I guess I am having difficulty understanding why you are posing these questions. I assume you are not going to suggest it was a waste of time for Atmel to write the datasheet.

Maybe another way to think about the role of the datasheet is to recognize how many things we use regularly without needing to read the instructions except in a very cursory manner - TVs, dishwashers, cars etc. This is because they all adopt a well established human interface which only varies slowly.

And, perhaps as a result of that, it is common for people to have an aversion to studying instructions - including, perhaps, Atmel datasheets. I'm sure there are many questions asked here which would have been unnecessary if the person had studied the relevant part of the datasheet.

It is impossible to use an MCU without following the very strict rules which it was designed to work by. And the datasheet provides that information.

The Arduino compiler encapsulates a lot of those rules in things like analogWrite(). (That could be considered the equivalent of the standard controls in a car). But the standard Arduino functions cannot encapsulate all of the options available in an Atmel MCU. Hence the need to refer to the datasheet for information about features of the MCU that are not part of the standard Arduino system.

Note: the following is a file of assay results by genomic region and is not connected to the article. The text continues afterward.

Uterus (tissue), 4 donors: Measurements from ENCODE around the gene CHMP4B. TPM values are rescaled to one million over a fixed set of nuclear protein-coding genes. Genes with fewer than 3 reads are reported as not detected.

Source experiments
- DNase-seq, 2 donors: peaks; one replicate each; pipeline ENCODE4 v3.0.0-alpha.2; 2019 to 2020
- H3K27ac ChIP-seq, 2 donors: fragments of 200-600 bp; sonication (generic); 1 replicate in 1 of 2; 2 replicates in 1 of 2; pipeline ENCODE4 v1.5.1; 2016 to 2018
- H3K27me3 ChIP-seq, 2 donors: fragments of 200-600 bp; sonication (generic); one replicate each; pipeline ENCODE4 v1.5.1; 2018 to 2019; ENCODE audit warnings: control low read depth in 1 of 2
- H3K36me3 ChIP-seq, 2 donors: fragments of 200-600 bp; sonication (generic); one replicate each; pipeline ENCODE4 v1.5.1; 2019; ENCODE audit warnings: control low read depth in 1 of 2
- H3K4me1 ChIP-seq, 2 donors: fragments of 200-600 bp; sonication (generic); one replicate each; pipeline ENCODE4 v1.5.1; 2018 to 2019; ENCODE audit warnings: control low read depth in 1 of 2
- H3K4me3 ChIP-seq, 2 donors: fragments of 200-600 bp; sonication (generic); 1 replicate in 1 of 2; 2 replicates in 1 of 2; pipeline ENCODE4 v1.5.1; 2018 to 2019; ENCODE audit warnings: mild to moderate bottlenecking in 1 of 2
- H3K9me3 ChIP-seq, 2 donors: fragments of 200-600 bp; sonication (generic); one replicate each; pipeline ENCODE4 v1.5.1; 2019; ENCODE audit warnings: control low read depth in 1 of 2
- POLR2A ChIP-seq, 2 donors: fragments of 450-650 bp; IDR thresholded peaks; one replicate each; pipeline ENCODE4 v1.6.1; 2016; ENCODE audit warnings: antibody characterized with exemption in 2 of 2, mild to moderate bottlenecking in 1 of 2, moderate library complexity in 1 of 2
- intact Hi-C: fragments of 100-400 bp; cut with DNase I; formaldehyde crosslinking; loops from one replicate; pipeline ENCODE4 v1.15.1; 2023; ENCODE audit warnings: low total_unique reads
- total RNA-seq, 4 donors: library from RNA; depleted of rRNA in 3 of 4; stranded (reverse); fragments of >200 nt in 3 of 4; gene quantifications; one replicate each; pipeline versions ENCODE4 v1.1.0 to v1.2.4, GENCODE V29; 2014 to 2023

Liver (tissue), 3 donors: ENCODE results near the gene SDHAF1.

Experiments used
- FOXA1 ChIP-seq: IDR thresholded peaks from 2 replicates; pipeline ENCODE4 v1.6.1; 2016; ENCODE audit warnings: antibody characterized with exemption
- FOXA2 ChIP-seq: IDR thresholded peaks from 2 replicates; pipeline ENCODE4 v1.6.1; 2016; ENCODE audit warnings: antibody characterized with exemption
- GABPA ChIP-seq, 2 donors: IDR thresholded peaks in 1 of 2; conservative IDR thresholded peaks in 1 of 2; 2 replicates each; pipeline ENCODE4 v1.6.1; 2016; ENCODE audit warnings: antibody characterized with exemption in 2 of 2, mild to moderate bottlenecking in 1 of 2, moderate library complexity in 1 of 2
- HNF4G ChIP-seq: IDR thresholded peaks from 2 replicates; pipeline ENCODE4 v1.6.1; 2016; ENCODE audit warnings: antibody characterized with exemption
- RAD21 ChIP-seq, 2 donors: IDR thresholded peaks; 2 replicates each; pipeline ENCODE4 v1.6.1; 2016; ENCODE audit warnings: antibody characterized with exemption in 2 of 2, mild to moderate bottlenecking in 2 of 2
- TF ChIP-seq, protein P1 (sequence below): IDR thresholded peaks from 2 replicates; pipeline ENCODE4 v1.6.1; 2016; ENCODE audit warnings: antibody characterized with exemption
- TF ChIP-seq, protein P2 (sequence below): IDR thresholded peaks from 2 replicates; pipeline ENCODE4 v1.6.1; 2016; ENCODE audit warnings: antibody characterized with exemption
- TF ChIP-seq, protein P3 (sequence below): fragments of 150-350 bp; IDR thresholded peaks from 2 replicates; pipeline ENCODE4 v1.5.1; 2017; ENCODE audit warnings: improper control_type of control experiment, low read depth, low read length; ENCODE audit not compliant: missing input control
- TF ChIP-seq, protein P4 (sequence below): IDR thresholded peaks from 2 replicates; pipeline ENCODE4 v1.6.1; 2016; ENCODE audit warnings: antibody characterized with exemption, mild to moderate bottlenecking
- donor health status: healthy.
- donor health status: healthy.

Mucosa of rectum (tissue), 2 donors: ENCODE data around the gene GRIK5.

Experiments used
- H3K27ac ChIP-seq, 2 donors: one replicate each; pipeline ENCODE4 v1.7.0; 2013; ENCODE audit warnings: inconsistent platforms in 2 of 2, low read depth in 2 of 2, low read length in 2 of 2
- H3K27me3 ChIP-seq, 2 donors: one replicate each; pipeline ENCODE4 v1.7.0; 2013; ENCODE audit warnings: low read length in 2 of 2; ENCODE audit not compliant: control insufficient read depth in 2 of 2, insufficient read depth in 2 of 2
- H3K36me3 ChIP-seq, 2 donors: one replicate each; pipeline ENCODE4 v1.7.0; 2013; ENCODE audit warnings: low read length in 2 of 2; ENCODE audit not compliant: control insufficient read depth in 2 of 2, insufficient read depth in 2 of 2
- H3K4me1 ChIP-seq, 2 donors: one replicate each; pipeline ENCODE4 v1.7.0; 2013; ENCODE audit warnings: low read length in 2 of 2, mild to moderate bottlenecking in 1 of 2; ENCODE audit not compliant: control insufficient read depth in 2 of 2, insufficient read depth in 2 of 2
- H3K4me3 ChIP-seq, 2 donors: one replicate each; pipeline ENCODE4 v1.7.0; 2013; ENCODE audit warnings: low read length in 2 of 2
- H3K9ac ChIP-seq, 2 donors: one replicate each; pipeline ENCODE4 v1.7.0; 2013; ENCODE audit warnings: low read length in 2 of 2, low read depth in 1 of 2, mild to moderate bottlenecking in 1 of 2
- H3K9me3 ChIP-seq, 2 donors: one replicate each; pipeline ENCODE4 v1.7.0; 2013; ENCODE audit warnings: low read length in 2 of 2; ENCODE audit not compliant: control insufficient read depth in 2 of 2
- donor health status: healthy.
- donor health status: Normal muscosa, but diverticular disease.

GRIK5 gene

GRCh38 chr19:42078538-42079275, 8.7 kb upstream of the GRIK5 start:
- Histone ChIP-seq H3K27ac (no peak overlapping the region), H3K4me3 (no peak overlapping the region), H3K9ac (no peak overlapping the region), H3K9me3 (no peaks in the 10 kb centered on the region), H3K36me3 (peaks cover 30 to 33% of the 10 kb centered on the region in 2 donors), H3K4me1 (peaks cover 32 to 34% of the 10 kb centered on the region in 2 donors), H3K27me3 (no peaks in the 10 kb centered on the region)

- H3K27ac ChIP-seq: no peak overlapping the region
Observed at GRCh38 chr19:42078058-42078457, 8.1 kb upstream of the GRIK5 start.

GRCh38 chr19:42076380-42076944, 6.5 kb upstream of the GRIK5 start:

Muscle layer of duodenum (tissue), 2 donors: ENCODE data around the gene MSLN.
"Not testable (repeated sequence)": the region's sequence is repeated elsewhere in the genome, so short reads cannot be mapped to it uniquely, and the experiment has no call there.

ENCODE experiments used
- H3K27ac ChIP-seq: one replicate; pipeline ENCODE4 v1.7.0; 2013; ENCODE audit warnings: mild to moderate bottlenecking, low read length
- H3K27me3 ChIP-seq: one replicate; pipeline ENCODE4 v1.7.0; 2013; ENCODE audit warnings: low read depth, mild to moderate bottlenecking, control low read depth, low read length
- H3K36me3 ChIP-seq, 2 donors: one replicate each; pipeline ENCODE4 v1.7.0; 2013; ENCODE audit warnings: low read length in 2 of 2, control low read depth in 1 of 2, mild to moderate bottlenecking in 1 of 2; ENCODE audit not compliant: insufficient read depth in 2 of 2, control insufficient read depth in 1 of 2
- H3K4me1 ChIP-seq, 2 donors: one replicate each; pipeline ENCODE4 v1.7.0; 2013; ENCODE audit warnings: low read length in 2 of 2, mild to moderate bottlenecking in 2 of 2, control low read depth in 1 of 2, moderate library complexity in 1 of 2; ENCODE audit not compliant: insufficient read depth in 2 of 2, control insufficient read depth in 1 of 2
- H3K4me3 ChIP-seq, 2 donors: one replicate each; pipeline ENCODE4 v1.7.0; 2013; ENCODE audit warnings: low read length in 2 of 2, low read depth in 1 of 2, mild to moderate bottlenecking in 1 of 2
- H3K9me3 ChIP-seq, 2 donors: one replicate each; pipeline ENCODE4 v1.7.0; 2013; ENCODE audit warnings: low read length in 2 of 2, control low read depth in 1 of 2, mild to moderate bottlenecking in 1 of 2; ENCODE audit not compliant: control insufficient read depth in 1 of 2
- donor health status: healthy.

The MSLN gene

And while you may be able to write many very effective programs using standard Arduino functions without ever needing to study the Atmel datasheet it is unlikely that you will be able to use peripheral devices with your Arduino without studying the datasheet for the device.

...R

For a hardware designer (e.g. the Arduino people and you), the hardware sections describing input and out levels, currents, frequencies and whatever are of interest. For you as the Arduino user because you need to know e.g. current consumption of the device, what are the output levels (e.g. can I interface with a 74HCT595), and so on.

For a software engineer (e.g. the gcc people) the functioning of every single piece of internal hardware as well as the instruction set is of interest; a lot of assembler programmers can dream it if they use it on a daily basis.

I used to work with MCS51 family devices as well as with PIC microcontrollers and basically could dream the assembler side of those (no C compilers available where I worked); bits in registers sometimes required a refreshing of the knowledge and designing the hardware always involved a reading to make sure that I did not exceed the specifications.